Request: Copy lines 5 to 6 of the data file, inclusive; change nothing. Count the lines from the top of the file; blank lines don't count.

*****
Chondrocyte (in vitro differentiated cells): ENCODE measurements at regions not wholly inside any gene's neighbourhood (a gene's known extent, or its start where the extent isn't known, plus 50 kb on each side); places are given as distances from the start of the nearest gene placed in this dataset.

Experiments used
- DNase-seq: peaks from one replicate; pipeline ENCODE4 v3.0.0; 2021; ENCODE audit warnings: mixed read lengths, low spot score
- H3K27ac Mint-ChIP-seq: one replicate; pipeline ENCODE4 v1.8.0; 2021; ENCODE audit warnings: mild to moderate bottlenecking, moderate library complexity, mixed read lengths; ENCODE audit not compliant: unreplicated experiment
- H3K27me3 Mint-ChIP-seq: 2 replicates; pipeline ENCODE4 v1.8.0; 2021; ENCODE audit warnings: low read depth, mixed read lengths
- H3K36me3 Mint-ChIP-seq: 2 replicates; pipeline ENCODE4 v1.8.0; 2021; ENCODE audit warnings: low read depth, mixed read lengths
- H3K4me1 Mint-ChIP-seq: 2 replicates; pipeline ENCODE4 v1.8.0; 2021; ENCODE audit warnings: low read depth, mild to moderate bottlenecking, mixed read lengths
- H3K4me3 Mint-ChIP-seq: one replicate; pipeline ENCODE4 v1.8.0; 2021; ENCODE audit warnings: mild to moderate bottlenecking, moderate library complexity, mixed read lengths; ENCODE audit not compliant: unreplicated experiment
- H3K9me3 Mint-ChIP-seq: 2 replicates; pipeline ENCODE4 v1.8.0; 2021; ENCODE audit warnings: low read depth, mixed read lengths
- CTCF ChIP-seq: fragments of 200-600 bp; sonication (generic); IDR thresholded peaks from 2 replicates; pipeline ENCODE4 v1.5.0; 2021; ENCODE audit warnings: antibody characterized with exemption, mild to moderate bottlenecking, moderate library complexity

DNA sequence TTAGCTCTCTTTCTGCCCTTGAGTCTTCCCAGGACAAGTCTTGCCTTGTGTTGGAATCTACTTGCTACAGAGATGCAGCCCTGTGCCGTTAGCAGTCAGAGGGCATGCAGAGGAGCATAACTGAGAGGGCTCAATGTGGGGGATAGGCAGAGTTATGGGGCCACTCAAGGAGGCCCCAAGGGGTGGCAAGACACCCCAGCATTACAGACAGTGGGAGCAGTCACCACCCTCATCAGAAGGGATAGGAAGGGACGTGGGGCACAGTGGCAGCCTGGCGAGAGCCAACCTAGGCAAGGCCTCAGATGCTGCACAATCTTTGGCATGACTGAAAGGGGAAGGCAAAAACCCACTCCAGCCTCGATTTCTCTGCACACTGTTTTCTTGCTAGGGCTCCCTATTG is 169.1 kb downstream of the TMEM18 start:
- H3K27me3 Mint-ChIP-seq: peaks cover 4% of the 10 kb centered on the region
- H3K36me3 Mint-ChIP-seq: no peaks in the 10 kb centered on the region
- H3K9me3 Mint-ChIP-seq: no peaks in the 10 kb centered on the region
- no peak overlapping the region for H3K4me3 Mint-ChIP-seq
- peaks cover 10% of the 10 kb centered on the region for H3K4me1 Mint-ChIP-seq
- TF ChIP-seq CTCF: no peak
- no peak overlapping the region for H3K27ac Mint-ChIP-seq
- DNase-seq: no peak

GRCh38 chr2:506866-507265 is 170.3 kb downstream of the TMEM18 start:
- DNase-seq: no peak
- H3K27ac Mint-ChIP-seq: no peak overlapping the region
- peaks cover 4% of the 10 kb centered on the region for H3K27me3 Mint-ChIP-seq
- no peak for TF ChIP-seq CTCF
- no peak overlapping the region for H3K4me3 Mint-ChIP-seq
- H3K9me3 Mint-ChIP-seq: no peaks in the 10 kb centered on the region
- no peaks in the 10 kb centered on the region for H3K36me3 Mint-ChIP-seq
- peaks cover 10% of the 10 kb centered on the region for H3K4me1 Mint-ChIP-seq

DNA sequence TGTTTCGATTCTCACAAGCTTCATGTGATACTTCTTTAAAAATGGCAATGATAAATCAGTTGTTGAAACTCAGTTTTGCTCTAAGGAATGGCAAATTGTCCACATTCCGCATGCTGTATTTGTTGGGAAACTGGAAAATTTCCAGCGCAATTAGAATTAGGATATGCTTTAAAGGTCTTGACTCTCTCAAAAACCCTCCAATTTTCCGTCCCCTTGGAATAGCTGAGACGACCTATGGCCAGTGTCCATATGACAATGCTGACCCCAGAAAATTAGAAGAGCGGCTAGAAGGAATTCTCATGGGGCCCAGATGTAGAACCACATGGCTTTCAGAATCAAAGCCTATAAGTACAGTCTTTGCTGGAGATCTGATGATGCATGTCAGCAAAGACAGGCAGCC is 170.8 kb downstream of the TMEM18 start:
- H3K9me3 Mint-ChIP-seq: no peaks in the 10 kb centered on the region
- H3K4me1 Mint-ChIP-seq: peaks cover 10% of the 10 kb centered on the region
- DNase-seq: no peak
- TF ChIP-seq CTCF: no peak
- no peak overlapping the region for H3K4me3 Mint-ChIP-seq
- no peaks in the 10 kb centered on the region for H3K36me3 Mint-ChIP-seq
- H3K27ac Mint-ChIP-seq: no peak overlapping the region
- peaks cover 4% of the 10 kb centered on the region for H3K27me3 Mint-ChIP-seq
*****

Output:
- H3K27me3 Mint-ChIP-seq: 2 replicates; pipeline ENCODE4 v1.8.0; 2021; ENCODE audit warnings: low read depth, mixed read lengths
- H3K36me3 Mint-ChIP-seq: 2 replicates; pipeline ENCODE4 v1.8.0; 2021; ENCODE audit warnings: low read depth, mixed read lengths